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cities are dealing with burn scars from wildfire
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Utah reps criticize fire policies, call for action

Fire crews battling the Pole Creek Fire. (Photo: Utah Highway Patrol)

SALT LAKE CITY — Utah’s congressional delegation is weighing in on the circumstances that existed before two fires exploded in size and merged to become a massive headache for area firefighters.

Rep. John Curtis, R-Utah, has said he supports the efforts to fight the Pole Creek and Bald Mountain fires in southern Utah County, but he plans to address how they were allowed to burn so long that they became the problems they are now.

“Over the years, we’ve done well in the forests with our federal partner,” Rep. Chris Stewart, R-Utah, said. “That doesn’t mean that we can’t do better and that we don’t need to analyze these decisions and what we’re doing and the decisions we’re making, and I think that’s what’s coming up ahead of us.”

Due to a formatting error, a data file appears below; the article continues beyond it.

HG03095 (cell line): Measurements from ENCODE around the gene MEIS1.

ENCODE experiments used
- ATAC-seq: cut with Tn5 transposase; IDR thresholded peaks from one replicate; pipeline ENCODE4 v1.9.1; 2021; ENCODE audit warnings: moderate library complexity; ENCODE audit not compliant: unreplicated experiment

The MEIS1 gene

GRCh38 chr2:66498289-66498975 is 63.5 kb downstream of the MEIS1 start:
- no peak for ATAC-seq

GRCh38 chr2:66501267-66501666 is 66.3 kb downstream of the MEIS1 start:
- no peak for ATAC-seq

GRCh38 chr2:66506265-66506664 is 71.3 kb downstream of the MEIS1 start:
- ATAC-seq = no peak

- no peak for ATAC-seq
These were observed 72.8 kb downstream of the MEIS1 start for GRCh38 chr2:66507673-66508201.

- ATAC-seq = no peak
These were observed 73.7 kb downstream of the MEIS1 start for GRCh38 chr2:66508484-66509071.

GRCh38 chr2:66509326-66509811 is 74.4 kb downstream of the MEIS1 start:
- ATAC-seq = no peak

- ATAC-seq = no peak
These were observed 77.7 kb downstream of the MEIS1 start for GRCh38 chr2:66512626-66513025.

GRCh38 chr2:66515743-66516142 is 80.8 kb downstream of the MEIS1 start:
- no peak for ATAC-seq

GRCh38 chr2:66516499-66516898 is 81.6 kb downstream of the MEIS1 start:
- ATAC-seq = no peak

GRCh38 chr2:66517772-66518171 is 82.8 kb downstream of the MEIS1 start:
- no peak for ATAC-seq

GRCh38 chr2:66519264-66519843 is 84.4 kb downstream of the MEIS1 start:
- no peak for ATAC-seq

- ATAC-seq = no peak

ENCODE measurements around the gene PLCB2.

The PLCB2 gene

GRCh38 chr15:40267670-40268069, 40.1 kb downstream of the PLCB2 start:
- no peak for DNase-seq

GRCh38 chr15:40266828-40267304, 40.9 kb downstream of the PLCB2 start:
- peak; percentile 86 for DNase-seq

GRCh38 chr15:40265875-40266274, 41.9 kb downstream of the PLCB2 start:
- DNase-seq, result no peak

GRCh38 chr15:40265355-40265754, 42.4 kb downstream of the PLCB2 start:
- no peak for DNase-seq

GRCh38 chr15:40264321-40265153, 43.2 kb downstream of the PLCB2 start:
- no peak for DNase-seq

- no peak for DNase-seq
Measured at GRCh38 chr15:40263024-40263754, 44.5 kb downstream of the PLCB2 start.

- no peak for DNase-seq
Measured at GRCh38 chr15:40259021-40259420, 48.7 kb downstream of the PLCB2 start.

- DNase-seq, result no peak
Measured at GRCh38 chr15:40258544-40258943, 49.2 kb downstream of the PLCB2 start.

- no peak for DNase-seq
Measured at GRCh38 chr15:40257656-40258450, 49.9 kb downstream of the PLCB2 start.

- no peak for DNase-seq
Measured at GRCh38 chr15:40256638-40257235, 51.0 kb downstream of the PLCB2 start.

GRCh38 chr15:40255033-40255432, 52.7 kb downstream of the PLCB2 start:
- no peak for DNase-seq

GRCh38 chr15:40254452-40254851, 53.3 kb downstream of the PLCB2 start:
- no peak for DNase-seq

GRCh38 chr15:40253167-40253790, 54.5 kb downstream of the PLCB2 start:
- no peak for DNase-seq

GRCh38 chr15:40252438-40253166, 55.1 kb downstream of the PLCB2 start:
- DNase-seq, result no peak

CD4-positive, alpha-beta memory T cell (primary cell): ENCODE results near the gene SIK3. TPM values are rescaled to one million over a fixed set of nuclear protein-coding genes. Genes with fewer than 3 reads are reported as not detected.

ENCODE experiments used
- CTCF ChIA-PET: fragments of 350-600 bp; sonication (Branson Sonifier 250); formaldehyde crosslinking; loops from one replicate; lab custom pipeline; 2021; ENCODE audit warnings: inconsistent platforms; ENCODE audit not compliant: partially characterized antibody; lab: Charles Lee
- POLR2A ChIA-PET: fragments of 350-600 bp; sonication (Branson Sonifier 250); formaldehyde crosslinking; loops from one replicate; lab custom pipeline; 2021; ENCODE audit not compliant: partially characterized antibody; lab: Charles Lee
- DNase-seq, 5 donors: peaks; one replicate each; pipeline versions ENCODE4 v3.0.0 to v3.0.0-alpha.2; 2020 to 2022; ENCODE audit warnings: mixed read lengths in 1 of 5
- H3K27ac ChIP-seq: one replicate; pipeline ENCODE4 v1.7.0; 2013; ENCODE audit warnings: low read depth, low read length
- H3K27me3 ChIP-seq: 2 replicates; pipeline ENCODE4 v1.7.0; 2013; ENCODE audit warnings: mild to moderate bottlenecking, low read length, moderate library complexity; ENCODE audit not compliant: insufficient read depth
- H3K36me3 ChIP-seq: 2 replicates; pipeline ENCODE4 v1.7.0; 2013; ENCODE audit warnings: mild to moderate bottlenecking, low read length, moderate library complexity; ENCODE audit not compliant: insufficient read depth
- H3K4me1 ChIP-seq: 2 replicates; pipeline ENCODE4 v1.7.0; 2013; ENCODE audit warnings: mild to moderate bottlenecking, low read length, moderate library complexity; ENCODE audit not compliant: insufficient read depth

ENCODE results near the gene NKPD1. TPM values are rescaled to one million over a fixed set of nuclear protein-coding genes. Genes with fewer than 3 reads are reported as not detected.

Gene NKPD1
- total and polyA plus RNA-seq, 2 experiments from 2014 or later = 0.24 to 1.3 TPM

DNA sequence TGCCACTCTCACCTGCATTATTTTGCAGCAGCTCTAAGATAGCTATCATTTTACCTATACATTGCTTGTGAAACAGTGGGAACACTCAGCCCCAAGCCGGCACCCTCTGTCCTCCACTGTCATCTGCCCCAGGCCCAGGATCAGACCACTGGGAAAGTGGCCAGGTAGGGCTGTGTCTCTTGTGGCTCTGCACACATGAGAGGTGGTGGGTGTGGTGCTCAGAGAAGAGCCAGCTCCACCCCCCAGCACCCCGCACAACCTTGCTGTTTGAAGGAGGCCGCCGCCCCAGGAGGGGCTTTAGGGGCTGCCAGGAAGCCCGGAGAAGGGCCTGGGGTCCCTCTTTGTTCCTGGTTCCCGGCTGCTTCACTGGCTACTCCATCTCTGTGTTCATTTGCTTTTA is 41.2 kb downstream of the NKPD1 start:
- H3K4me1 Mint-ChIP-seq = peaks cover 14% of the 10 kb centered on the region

Curtis says it’s important to look at those federal and state partnerships to make sure fires like these get the attention they deserve in a timely fashion.

“Obviously, decisions were made about how many resources to put into it, and I think in the days ahead we’ll all want to know the answers to those same questions, and we’ll be asking them,” Curtis says.

Rep. Mia Love, R-Utah, served as the mayor of Saratoga Springs during a major fire just a few years ago, and says that taught her some important lessons.

“There’s a lot to be said about the local agencies, the local people that are there, the local firefighters. They know those lands so well,” Love said. “And there’s something to be said about making sure that when they say something, their advice holds a lot of weight.”

However, Love says while she understands people’s frustration toward forestry officials, she believes now is the time to focus on preserving life, adding that she has been moved by the acts of kindness and service shown by those helping people displaced by the fires.